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Storms and Lightning Activity in Greece during the Warm Periods of 2003–06

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  • 1 Department of Physics, University of Patras, Patras, and National Observatory of Athens, Athens, Greece
  • | 2 National Observatory of Athens, Athens, Greece
  • | 3 Department of Physics, University of Patras, Patras, Greece
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Abstract

Lightning activity over Greece during the warm season (May–September) of the years 2003–06 is investigated in relation to the synoptic meteorological conditions that prevailed in the region. The study is based on the use of cloud-to-ground lightning activity data from the Met Office Arrival Time Difference system and upper-air analyses from the European Centre for Medium-Range Weather Forecasts. Analysis of the spatial variability of lightning shows that the highest “relative” flash densities are observed in northern and western Greece and in central and western Peloponnissos. The relative flash density is correlated with elevation: it increases with elevation along the slopes of terrain features. The study of the synoptic patterns related to lightning is based on the analysis of 60 active days and 60 inactive days in terms of lightning activity over Greece. The days with high lightning activity are characterized by a short-wave trough at the 500-hPa level over the Ionian Sea. On the other hand, during the days with no lightning, a northwest flow prevails over Greece. It was also found that high lightning activity is related to high values of absolute vorticity, equivalent potential temperature, and convective available potential energy.

Corresponding author address: N. Mazarakis, National Observatory of Athens–IERSD, Lofos Koufou, P. Penteli, 15236, Athens, Greece. Email: nickmaz@meteo.noa.gr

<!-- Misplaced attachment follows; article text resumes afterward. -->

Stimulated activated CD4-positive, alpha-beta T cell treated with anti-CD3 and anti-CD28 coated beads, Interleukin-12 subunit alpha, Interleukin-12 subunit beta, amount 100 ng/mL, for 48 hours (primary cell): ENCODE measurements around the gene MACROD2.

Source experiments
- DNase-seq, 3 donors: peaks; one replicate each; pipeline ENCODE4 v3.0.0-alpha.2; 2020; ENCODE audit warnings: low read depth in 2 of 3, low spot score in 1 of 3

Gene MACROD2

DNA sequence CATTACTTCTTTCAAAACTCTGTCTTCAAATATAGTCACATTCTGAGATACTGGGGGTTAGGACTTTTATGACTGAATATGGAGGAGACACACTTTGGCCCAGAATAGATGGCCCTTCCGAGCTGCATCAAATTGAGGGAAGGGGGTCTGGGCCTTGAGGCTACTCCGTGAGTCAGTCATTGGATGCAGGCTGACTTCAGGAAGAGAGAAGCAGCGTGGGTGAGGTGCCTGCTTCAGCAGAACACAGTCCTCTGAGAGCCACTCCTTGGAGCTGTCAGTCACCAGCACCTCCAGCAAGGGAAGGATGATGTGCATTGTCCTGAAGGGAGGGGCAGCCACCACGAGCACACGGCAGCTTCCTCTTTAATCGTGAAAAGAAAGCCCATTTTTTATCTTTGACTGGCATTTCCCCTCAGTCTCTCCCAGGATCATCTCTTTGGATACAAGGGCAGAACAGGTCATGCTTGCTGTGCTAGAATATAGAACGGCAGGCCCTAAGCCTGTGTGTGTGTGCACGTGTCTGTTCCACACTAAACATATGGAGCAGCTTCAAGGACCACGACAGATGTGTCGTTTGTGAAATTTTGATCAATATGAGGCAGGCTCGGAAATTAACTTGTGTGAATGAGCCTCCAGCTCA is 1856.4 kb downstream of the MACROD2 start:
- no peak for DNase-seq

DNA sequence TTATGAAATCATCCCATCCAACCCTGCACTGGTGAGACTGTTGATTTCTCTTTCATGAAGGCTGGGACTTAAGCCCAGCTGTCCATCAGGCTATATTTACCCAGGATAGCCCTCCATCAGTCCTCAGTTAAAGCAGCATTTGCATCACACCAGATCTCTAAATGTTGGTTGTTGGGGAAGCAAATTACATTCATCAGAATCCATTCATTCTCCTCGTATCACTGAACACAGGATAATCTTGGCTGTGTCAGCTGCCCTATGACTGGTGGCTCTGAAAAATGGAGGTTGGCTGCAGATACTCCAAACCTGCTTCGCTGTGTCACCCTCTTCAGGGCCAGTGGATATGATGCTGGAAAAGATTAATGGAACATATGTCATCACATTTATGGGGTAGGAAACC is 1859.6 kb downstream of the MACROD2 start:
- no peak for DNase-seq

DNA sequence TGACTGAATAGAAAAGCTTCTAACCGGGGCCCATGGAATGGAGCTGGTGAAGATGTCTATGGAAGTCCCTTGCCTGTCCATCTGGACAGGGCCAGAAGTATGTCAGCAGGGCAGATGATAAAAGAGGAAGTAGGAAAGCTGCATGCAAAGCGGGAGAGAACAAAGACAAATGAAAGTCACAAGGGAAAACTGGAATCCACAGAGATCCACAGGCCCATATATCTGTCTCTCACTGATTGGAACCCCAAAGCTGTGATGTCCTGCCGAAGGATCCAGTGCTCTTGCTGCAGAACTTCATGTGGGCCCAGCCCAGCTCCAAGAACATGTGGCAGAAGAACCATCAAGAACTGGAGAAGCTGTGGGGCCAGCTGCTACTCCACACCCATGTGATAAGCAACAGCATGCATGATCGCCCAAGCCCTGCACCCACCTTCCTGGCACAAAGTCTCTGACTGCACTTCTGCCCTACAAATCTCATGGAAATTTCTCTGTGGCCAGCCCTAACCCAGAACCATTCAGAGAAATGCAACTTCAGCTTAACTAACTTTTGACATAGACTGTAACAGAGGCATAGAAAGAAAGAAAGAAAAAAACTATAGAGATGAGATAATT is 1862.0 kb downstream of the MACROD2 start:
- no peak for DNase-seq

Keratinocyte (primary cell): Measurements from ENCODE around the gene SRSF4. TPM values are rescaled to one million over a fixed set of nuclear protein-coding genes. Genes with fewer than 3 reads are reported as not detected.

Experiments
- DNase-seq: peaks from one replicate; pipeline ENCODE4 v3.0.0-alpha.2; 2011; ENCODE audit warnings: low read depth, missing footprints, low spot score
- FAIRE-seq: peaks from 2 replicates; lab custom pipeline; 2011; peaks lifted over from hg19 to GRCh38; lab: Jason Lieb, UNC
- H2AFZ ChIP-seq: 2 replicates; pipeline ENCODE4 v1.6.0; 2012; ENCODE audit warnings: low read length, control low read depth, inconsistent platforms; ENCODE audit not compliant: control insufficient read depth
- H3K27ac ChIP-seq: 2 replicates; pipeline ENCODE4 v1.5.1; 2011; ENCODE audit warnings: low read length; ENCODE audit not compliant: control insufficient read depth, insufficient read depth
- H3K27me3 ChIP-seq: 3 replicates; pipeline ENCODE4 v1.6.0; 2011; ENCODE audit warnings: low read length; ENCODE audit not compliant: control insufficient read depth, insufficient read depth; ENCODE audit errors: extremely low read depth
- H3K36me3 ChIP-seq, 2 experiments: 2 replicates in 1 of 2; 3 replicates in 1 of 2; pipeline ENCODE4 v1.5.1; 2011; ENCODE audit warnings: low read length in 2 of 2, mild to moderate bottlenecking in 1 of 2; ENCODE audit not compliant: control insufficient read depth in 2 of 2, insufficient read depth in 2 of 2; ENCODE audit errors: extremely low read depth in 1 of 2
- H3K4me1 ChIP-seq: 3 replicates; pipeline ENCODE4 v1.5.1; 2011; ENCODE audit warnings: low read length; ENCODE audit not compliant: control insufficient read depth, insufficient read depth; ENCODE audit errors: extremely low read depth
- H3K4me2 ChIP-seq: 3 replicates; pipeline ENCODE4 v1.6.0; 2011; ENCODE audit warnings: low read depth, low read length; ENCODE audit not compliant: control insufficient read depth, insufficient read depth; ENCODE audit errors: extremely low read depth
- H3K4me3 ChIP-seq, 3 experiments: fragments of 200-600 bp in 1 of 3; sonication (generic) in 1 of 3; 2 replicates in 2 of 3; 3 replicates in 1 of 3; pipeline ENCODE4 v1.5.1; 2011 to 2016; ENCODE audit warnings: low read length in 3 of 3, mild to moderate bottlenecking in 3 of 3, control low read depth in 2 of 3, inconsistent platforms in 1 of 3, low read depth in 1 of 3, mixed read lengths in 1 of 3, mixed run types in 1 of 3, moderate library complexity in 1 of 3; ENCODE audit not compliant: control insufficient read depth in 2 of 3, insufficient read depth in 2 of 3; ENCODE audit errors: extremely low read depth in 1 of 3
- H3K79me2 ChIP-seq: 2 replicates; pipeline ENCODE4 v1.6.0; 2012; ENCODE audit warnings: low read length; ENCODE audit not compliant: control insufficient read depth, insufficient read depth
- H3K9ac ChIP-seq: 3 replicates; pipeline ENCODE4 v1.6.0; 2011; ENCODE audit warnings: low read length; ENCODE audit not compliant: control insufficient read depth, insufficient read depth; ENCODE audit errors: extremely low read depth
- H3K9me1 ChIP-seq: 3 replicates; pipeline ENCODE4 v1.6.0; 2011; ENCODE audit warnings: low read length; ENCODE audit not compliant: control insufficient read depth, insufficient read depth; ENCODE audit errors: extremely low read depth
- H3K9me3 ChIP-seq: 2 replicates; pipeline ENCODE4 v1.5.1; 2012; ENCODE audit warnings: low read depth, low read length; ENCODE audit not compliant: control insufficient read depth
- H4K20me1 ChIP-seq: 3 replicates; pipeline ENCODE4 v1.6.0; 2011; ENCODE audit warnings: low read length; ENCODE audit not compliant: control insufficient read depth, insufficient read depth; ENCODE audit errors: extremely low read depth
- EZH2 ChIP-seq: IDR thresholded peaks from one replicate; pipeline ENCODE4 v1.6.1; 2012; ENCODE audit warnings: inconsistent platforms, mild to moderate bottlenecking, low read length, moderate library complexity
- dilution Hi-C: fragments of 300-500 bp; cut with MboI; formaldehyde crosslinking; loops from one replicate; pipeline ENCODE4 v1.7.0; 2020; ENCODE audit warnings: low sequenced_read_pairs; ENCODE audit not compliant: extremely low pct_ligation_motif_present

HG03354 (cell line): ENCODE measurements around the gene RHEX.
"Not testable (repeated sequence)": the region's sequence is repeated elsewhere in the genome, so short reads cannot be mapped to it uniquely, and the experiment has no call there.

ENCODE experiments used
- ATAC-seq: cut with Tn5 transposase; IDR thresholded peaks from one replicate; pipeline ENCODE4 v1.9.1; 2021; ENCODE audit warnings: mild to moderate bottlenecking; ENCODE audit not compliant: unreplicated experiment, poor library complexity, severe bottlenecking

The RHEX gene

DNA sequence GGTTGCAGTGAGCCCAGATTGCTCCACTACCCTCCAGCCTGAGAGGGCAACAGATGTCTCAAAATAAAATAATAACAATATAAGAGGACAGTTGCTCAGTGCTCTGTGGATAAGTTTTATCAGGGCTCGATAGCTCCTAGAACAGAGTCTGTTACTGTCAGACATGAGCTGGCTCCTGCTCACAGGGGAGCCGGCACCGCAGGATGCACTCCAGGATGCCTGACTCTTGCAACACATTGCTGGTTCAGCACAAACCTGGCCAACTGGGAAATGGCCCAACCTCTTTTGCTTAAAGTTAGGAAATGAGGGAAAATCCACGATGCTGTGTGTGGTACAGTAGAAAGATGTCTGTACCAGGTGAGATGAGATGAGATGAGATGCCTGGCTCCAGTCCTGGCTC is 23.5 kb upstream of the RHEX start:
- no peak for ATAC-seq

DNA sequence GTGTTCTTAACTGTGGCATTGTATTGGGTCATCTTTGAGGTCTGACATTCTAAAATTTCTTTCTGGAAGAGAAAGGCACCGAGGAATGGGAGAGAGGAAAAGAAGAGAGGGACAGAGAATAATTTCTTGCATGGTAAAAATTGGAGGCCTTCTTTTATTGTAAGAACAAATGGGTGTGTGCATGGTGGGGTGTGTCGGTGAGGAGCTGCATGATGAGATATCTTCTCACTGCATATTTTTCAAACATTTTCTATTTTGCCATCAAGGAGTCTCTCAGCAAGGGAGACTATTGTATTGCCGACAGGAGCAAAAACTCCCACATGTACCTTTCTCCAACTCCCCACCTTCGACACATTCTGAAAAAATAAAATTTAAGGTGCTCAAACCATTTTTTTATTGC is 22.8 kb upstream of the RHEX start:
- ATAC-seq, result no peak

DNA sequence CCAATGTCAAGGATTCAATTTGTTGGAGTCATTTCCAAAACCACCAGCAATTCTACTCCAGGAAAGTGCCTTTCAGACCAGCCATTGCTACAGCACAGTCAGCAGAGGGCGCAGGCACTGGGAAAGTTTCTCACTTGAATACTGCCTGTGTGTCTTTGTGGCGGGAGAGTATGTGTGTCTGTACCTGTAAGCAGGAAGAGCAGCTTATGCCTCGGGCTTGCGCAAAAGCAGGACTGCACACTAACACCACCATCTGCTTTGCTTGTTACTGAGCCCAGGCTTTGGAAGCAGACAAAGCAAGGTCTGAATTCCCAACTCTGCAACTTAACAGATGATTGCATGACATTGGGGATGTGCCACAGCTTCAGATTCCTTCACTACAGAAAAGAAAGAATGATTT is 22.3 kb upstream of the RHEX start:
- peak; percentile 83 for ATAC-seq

Abstract

Lightning activity over Greece during the warm season (May–September) of the years 2003–06 is investigated in relation to the synoptic meteorological conditions that prevailed in the region. The study is based on the use of cloud-to-ground lightning activity data from the Met Office Arrival Time Difference system and upper-air analyses from the European Centre for Medium-Range Weather Forecasts. Analysis of the spatial variability of lightning shows that the highest “relative” flash densities are observed in northern and western Greece and in central and western Peloponnissos. The relative flash density is correlated with elevation: it increases with elevation along the slopes of terrain features. The study of the synoptic patterns related to lightning is based on the analysis of 60 active days and 60 inactive days in terms of lightning activity over Greece. The days with high lightning activity are characterized by a short-wave trough at the 500-hPa level over the Ionian Sea. On the other hand, during the days with no lightning, a northwest flow prevails over Greece. It was also found that high lightning activity is related to high values of absolute vorticity, equivalent potential temperature, and convective available potential energy.

Corresponding author address: N. Mazarakis, National Observatory of Athens–IERSD, Lofos Koufou, P. Penteli, 15236, Athens, Greece. Email: nickmaz@meteo.noa.gr

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